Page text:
The vote was not a ruling on the legal merits of the restriction, but the decision to keep the law on hold signals that a majority of the justices have doubts about its constitutionality. Passed by the state legislature in 2014, the measure requires any doctor offering abortion services to have admitting privileges at a hospital within 30 miles. Plaintiffs argued that it was identical to a Texas law the Supreme Court struck down in 2016, in which the court said Texas imposed an obstacle on women seeking access to abortion services without providing them any medical benefits. Plaintiffs said Louisiana's law would leave only one doctor at a single clinic in New Orleans to perform the procedure.
In dissenting, Justice Antonin Scalia-- joined by Justices Samuel Alito and Clarence Thomas--said the majority erred in reading the law's language describing an "Exchange established by the State" to mean "Exchanges established by the State or the Federal Government."
"That is of course quite absurd, and the Court's 21 pages of explanation make it no less so," Scalia wrote in his own 21-page opinion. "Words no longer have meaning if an Exchange that is not established by a State is 'established by the State,'" he said. "It is hard to come up with a clearer way to limit tax credits to state Exchanges than to use the words 'established by the State.' It is hard to come up with a reason to include the words 'by the State' other than the purpose of limiting credits to state Exchanges."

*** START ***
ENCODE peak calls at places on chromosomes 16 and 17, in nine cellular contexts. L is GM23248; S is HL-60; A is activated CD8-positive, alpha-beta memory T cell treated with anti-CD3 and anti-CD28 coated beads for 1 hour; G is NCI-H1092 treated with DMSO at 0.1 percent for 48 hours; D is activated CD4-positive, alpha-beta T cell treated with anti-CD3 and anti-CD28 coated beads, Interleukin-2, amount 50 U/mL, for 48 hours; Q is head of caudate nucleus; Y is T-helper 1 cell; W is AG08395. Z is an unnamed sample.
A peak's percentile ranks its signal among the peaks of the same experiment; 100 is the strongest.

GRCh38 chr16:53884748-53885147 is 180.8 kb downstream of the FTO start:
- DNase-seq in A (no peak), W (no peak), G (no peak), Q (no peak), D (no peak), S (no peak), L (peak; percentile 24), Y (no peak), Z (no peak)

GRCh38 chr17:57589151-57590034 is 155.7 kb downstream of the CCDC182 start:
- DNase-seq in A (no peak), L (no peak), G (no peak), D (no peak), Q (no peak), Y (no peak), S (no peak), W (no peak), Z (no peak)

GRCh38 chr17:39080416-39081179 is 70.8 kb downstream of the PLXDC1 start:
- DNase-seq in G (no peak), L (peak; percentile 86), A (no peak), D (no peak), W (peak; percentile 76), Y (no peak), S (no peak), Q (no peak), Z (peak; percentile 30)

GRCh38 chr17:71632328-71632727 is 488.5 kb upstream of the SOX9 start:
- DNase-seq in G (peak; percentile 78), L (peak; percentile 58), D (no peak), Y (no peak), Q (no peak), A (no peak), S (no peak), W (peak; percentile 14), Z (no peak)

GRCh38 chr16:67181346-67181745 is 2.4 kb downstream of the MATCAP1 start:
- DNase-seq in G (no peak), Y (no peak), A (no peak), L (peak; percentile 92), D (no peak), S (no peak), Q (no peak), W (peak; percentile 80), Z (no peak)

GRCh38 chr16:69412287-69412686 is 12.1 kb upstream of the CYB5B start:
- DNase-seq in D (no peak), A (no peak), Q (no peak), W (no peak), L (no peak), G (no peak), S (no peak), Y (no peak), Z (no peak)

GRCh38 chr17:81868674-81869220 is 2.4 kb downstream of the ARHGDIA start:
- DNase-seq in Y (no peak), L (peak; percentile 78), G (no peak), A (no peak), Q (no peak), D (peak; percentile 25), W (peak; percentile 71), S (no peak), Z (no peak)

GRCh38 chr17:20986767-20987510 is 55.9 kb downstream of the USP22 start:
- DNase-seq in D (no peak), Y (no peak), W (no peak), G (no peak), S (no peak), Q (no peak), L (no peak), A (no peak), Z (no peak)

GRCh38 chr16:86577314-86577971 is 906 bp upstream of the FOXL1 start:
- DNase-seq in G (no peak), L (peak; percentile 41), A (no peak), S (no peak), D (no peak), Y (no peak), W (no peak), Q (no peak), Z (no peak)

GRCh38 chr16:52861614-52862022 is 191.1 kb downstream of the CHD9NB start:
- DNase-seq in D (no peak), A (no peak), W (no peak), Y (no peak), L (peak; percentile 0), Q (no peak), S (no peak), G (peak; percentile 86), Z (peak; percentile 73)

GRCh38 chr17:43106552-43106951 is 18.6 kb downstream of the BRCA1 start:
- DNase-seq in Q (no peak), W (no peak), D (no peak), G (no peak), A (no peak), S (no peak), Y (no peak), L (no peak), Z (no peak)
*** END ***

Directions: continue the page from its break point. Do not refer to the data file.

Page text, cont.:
Situation: Edith Windsor and Thea Spyer were married in Toronto, Canada in 2007. Their marriage was recognized by New York state, where they resided. Upon Spyer's death in 2009, Windsor was forced to pay $363,000 in federal taxes, because their marriage was not recognized by federal law.
OnTheIssues explanation: This ruling led to a series of state legalization of same-sex marriage, as well as federal equality of same-sex rights (but not federal equality of marriage).
Opinions:Majority: Kennedy, Ginsburg, Breyer, Sotomayor, & Kagan; dissent: Roberts, Alito, Thomas & Scalia, on mixed grounds of federalism & traditionalism.
OnTheIssues explanation: This ruling led to a spate of "Voter ID" laws, which proponents claim is needed to protect the integrity of the vote, and which opponents say discriminates against youth & minority voters.
Opinions:Majority: Roberts, Scalia, Kennedy, & Alito; concurrence: Thomas; dissent: Ginsburg, Breyer, Sotomayor, & Kagan.
Opinions: Roberts wrote majority opinion; Ginsburg, Sotomayor; Breyer, and Kagan concurred in part (noting that the Commerce Clause alone justifies ObamaCare's mandate); Scalia, Kennedy & Alito dissented (on grounds that the individual mandate was unconstitutional); Thomas separately dissented (on grounds that the Commerce Clause is interpreted too broadly).
OnTheIssues explanation: Roberts, Scalia & Alito concurred; Stevens, Ginsburg, Breyer, & Sotomayor partly dissented (on grounds that electioneering spending is not protected free speech); Thomas partly dissented (on grounds that anonymous spending is protected free speech).
The above quotations are from Supreme Court decisions 2010-2019.
Click here for other excerpts from Supreme Court decisions 2010-2019.
Click here for other excerpts by Samuel Alito.
Click here for a profile of Samuel Alito.
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